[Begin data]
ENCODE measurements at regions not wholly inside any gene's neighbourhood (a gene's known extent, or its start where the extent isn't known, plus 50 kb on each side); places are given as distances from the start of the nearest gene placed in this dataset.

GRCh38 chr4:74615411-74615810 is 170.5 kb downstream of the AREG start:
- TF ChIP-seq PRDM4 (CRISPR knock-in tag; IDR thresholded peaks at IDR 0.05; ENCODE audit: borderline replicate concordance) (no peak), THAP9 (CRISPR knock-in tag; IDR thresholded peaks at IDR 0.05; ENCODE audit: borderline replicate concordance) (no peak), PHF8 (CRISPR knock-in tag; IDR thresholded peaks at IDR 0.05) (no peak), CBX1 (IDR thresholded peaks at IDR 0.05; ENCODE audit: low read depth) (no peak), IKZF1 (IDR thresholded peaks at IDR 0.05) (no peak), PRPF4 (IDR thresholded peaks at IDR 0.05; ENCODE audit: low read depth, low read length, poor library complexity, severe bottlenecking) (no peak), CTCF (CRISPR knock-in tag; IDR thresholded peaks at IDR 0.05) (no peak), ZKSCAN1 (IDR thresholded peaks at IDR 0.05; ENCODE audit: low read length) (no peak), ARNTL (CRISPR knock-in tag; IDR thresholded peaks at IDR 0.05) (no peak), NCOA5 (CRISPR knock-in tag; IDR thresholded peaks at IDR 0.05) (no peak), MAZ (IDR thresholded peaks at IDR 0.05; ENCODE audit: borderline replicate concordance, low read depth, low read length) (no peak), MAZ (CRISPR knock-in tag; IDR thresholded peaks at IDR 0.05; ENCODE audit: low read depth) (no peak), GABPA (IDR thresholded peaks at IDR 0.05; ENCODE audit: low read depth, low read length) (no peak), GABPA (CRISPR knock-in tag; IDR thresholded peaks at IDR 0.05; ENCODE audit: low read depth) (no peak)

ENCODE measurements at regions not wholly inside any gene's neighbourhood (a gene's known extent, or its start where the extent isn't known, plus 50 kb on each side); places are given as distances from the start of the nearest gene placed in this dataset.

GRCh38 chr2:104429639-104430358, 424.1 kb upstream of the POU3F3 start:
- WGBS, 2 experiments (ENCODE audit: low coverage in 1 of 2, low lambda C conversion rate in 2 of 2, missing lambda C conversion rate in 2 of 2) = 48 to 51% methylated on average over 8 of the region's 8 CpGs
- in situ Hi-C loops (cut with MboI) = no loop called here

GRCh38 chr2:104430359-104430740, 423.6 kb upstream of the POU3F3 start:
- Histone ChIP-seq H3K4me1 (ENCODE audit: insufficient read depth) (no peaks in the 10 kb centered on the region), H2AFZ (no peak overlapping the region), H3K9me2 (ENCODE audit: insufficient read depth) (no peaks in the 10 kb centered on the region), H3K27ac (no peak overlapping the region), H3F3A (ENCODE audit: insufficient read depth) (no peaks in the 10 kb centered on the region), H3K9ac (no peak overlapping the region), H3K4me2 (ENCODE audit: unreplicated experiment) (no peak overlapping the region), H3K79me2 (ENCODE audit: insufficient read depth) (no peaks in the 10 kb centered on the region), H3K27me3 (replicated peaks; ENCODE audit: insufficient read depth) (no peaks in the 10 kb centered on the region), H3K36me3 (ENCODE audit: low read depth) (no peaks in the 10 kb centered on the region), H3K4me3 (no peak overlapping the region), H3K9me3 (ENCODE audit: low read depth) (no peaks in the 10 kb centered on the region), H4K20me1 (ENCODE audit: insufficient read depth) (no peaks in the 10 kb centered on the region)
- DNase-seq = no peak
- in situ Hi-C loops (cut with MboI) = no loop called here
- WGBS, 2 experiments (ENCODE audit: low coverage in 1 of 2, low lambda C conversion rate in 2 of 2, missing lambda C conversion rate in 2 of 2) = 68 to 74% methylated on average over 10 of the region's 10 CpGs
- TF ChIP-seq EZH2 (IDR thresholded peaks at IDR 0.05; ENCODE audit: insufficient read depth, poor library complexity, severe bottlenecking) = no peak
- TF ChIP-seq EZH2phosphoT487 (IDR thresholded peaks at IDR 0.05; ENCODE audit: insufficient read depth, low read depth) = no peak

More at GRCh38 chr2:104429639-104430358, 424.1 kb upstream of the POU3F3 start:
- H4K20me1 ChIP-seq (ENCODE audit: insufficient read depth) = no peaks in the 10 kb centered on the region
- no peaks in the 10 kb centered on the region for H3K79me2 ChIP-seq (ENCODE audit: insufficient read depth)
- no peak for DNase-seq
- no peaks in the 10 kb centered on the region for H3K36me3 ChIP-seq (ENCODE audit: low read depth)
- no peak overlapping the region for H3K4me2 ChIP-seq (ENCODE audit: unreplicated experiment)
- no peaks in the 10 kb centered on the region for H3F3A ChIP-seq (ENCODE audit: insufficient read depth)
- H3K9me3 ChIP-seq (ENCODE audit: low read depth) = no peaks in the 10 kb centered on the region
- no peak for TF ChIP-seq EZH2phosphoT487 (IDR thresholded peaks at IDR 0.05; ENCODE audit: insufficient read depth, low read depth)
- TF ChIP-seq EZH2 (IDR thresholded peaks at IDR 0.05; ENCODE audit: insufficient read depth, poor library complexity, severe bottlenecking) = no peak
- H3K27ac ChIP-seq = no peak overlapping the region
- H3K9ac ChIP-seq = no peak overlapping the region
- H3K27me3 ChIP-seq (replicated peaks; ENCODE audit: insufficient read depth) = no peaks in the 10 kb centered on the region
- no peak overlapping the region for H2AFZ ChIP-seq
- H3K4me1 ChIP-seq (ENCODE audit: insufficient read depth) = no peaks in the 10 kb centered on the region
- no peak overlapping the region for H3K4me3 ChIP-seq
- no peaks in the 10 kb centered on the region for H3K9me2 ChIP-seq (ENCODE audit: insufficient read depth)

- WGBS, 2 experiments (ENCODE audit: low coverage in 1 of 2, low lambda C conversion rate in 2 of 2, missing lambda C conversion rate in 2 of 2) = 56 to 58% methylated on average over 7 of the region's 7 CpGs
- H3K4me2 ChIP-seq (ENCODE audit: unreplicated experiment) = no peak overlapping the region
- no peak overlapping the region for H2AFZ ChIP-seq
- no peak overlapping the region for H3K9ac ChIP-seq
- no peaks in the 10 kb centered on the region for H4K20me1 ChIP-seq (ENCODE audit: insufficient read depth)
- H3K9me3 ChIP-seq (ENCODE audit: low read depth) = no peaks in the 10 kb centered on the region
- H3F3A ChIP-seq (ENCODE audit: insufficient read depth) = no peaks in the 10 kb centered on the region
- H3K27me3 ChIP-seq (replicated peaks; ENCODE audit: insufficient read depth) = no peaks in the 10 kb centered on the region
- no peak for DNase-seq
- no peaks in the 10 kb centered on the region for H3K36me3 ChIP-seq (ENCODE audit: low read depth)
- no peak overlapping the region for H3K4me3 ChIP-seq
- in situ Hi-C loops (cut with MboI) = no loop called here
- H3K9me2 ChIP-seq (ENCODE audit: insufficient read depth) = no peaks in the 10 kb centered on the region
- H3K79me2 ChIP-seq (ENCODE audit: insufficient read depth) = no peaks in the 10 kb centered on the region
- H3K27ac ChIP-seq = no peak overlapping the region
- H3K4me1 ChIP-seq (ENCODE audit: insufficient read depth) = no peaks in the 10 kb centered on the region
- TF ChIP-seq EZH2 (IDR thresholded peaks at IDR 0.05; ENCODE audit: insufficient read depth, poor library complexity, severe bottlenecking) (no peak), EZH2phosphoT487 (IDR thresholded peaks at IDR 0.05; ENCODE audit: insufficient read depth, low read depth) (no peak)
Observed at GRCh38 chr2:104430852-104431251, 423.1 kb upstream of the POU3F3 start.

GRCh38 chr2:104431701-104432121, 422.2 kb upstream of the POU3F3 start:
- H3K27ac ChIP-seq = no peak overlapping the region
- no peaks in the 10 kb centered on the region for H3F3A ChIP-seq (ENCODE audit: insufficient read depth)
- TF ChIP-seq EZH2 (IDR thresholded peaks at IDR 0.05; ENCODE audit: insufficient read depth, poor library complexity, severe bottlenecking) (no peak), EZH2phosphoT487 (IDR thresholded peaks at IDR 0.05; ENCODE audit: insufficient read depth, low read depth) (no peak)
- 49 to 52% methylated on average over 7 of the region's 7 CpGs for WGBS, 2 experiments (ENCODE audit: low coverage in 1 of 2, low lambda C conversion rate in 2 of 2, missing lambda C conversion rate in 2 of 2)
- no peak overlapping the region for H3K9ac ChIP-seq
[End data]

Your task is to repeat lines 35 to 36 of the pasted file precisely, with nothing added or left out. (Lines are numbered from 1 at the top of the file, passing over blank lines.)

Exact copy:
- no peak overlapping the region for H3K9ac ChIP-seq
- no peaks in the 10 kb centered on the region for H4K20me1 ChIP-seq (ENCODE audit: insufficient read depth)